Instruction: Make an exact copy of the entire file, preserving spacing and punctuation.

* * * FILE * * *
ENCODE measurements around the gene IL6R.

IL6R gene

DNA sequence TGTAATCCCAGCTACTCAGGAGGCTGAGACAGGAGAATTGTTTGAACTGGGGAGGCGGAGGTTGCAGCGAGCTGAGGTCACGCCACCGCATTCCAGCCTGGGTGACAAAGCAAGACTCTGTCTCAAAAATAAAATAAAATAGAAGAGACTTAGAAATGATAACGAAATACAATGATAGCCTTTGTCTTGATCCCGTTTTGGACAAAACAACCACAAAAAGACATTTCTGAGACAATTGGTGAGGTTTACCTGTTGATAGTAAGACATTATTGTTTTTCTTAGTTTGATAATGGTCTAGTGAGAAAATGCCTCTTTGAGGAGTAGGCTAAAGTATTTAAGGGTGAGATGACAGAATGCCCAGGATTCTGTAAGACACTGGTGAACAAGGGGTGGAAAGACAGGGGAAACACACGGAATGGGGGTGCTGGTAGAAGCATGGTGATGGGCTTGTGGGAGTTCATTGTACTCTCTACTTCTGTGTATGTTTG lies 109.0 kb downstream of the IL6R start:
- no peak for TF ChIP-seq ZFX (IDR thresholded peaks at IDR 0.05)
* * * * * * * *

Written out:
ENCODE measurements around the gene IL6R.

IL6R gene

DNA sequence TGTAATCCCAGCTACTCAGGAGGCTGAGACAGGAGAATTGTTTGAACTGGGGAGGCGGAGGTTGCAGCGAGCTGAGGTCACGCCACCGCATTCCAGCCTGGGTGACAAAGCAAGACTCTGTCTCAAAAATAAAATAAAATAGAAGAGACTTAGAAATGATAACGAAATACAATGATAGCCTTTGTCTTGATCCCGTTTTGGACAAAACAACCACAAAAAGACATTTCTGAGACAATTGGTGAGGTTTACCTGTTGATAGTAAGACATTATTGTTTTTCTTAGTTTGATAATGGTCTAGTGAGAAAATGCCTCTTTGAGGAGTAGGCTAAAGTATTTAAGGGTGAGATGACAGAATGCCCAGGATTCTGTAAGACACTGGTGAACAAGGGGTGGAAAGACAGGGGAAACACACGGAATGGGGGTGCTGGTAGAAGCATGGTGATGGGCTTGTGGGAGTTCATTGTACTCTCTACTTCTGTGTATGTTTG lies 109.0 kb downstream of the IL6R start:
- no peak for TF ChIP-seq ZFX (IDR thresholded peaks at IDR 0.05)